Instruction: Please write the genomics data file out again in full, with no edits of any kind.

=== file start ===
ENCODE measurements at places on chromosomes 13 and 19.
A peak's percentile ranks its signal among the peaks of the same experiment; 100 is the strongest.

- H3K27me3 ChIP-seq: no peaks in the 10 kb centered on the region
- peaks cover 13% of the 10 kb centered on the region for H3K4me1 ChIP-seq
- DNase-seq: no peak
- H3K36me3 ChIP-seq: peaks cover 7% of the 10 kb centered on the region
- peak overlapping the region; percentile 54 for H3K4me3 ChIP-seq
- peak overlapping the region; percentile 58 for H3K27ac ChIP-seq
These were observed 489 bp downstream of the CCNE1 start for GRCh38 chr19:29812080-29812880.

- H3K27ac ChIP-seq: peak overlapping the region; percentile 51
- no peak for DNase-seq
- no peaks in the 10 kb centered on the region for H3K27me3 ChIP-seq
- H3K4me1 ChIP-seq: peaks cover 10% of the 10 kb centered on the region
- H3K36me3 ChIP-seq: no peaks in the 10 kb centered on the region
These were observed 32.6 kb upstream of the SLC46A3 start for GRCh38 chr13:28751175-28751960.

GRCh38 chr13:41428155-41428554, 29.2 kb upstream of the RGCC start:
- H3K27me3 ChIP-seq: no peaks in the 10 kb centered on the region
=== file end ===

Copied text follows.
ENCODE measurements at places on chromosomes 13 and 19.
A peak's percentile ranks its signal among the peaks of the same experiment; 100 is the strongest.

- H3K27me3 ChIP-seq: no peaks in the 10 kb centered on the region
- peaks cover 13% of the 10 kb centered on the region for H3K4me1 ChIP-seq
- DNase-seq: no peak
- H3K36me3 ChIP-seq: peaks cover 7% of the 10 kb centered on the region
- peak overlapping the region; percentile 54 for H3K4me3 ChIP-seq
- peak overlapping the region; percentile 58 for H3K27ac ChIP-seq
These were observed 489 bp downstream of the CCNE1 start for GRCh38 chr19:29812080-29812880.

- H3K27ac ChIP-seq: peak overlapping the region; percentile 51
- no peak for DNase-seq
- no peaks in the 10 kb centered on the region for H3K27me3 ChIP-seq
- H3K4me1 ChIP-seq: peaks cover 10% of the 10 kb centered on the region
- H3K36me3 ChIP-seq: no peaks in the 10 kb centered on the region
These were observed 32.6 kb upstream of the SLC46A3 start for GRCh38 chr13:28751175-28751960.

GRCh38 chr13:41428155-41428554, 29.2 kb upstream of the RGCC start:
- H3K27me3 ChIP-seq: no peaks in the 10 kb centered on the region